2019 Volkswagen Polo GTI Launch Review

2019 Volkswagen Polo GTI Launch Road Test, Review

Volkswagen Polo GTI front

The Volkswagen Polo has grown over the years and is now much bigger than the original Golf MK I.

At over 4m, the 6th generation Polo is a full 362mm longer than that first Golf. With the extra size the platform provides, there is oodles of extra space.

A roomy cabin is lavished with technology we have come to expect but was once only found on expensive luxury cars.

Exterior

The new Polo has a crisp clean exterior devoid of bumps and bends that distract the eye.

There are only a few simple lines along the doors, and a gentle scoop along the bottom of the doors.

The GTI scores 17” Milton Keynes wheels and Volkswagen added LED lighting, but the fancy headlights are part of an optional upgrade pack. Otherwise, you make do with Halogens up front.

Red highlights are synonymous with go-quick hatches, and the Polo is no different.

The GTI Badge is red and is underlined by a flash of red which extends along the lower grille and into the headlights.

The bonnet’s muscular folds start at the headlights and continue up towards the windscreen, and along under the side windows.

It makes a smallish car look squat and slightly angry.

The lower bumper has a hex-pattern fill with a set of driving lights for a sporty touch. Whether or not they ever get used is a moot point.

Around the back, there is striking LED tail lights and the patented VW badge which doubles as a door handle and reversing camera cover.

It keeps dirt and water off the lens which you only really appreciate in foul weather.

Volkswagen Polo GTI rearInterior

Clarke tartan returns as the signature interior highlight. You can option a slightly more luxurious fabric as part of a pack adding a nicer feel to the seats, but the trade-off is the sports seats are lost, which is a shame.

Surprisingly, even rear leg room is generous. Boot space is okay, at 305L with the seats up or 1079L with them down.

There is more than enough room for a couple, their dog, and a couple of bags for a weekend away.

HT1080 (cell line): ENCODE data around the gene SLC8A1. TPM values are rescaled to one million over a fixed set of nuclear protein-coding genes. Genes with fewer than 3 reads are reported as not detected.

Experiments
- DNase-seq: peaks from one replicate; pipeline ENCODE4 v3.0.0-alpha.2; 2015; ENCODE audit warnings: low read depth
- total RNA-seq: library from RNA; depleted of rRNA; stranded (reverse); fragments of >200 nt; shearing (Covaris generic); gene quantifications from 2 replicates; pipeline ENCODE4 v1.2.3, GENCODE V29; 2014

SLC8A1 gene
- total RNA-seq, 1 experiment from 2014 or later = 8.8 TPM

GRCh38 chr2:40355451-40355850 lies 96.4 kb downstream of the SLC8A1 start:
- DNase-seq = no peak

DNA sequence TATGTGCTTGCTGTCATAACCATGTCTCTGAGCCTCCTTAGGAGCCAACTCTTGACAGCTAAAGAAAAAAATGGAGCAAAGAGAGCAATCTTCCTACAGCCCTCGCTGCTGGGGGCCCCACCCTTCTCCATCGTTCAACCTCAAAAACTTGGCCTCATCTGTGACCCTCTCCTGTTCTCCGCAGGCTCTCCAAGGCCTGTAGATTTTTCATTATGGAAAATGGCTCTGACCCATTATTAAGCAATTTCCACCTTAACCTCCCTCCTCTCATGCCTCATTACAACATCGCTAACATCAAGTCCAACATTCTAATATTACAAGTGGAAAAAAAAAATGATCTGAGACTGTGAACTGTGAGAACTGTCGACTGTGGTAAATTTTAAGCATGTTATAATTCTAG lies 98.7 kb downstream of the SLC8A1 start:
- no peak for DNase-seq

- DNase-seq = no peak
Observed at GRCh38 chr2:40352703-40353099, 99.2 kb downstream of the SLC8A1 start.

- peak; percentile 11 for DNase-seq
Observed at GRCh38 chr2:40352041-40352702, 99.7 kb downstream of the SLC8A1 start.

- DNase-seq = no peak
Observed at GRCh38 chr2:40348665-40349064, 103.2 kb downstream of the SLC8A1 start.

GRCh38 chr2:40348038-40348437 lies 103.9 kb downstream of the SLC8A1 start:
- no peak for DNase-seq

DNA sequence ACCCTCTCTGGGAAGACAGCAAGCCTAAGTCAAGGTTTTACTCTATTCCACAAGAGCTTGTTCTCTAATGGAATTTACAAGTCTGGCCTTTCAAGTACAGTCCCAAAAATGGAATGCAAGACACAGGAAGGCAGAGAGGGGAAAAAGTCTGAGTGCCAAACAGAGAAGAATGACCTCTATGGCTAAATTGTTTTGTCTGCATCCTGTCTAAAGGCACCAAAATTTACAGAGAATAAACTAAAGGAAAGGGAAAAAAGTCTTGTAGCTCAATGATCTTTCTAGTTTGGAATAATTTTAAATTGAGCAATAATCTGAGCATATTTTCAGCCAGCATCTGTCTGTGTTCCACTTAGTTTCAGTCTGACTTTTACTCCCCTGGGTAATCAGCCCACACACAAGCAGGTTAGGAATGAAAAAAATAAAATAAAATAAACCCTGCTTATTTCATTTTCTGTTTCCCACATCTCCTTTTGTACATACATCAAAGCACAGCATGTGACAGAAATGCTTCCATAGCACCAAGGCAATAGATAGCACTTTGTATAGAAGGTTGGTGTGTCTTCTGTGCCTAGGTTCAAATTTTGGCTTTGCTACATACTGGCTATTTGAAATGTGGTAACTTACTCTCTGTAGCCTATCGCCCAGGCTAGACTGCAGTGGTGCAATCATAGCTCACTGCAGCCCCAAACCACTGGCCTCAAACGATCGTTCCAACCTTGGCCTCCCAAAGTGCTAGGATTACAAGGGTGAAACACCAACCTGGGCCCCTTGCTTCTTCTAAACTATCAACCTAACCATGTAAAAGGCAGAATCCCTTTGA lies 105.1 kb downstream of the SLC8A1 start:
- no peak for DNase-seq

Across the dash, a large matte-red “velvet red” insert looks great but was easily marked with oily fingers.

LED interior lighting includes reading, ambient, and glove box illumination. It adds brighter light, and longer life, replacing old fashioned incandescent bulbs.

GTI has a flat-bottomed leather clad steering wheel with gear paddles. Auxiliary controls work well with those on the 8” touch screen at the top of the centre stack.

Radar cruise control (optional) has distance setting on the wheel, along with audio functions.

The optional 2nd generation Active Information display places a configurable LCD screen where the speedo/tacho would normally be. The driver selects which information is displayed, and where it is displayed.

You can even reduce speedo and RPM to small readouts while having a full screen map right there in front of you. That leaves the 8” screen free for your passenger to select some tunes.

Features

Standard features such as drive mode selection, Apple CarPlay/Android Auto, and dual zone climate control make the Polo feel far more premium than previous models. Cruise control comes with a speed limiter.

Rear view cameras are clear, but only come with static guide lines, so lining yourself up in a parking spot still comes down to skill.

Emergency braking has 3 modes: high speed (up to 210kph), city speeds (including pedestrian detection), and parking speeds. Our GTI jammed on the anchors when it thought we were getting too close to a shrubbery.

GTI has a space saver spare wheel while other Polos have a full-size wheel.